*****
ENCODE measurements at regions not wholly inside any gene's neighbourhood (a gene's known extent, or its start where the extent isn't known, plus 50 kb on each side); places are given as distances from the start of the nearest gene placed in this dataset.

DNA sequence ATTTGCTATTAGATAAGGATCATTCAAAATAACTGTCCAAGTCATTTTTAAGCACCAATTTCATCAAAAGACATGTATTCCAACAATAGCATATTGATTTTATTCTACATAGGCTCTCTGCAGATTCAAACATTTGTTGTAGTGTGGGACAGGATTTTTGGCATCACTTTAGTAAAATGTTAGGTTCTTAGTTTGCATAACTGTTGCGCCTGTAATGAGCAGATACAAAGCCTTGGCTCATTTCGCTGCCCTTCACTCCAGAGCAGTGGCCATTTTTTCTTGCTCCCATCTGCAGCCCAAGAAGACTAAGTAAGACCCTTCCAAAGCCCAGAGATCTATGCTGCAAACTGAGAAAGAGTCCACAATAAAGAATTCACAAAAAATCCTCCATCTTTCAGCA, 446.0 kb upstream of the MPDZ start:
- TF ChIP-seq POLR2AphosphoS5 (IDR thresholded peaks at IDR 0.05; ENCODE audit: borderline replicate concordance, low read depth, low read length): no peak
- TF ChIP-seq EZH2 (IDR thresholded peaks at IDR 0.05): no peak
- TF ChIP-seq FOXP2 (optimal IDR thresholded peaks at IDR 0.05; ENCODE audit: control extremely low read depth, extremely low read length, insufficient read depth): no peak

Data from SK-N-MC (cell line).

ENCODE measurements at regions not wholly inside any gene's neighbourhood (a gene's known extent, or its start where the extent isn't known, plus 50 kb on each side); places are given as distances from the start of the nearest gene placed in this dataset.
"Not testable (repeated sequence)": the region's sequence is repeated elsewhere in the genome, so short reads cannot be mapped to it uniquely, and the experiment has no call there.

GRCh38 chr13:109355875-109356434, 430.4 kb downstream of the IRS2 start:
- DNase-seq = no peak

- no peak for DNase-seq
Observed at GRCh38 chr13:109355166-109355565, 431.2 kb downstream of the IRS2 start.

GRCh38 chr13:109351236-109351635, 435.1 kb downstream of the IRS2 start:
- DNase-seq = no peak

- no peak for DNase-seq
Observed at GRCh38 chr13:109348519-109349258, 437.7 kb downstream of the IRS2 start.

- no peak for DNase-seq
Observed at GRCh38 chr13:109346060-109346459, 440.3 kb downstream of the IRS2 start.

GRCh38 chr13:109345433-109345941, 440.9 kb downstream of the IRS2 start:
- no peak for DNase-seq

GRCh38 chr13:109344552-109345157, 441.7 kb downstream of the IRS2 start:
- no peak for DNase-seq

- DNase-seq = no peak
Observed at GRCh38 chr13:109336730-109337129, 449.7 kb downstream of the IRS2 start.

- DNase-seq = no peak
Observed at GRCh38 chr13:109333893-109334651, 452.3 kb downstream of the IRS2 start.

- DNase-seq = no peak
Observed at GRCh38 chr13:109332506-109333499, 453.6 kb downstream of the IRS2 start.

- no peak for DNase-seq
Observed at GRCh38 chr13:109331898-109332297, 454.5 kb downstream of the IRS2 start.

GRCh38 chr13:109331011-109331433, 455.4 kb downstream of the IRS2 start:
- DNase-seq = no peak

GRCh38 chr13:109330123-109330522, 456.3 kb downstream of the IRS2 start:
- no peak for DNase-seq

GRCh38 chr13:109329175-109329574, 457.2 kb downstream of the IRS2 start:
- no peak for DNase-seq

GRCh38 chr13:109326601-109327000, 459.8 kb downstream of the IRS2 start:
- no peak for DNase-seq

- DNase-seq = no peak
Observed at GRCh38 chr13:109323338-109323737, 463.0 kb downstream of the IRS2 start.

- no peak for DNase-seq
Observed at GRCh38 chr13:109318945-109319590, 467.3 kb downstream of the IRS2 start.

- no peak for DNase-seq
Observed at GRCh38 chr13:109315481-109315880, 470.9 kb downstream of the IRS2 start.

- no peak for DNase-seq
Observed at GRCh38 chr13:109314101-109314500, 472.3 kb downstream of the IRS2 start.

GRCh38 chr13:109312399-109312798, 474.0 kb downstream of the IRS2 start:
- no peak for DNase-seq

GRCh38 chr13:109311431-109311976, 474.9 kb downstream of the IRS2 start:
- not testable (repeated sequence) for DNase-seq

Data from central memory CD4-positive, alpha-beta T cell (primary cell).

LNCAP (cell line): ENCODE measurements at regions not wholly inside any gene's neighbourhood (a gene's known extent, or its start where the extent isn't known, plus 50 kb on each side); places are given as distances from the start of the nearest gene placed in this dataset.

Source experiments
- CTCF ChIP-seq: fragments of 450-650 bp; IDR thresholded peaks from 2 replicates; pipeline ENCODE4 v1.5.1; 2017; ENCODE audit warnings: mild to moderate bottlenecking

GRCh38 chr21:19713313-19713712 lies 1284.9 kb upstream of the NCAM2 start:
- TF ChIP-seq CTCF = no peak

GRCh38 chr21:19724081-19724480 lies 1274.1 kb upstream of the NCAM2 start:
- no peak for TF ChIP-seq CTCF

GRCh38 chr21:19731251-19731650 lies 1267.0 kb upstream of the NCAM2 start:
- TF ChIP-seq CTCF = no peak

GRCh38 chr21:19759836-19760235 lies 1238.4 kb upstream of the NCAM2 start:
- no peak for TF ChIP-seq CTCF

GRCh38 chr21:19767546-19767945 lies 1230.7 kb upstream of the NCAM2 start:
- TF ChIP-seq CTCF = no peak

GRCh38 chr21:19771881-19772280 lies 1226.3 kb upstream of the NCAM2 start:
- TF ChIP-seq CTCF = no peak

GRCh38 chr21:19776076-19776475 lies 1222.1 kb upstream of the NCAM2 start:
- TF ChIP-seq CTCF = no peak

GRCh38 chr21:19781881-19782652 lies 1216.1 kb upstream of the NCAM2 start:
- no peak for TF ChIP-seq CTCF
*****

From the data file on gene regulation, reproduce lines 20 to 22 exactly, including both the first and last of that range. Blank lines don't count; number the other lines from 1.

- no peak for DNase-seq

GRCh38 chr13:109344552-109345157, 441.7 kb downstream of the IRS2 start:
- no peak for DNase-seq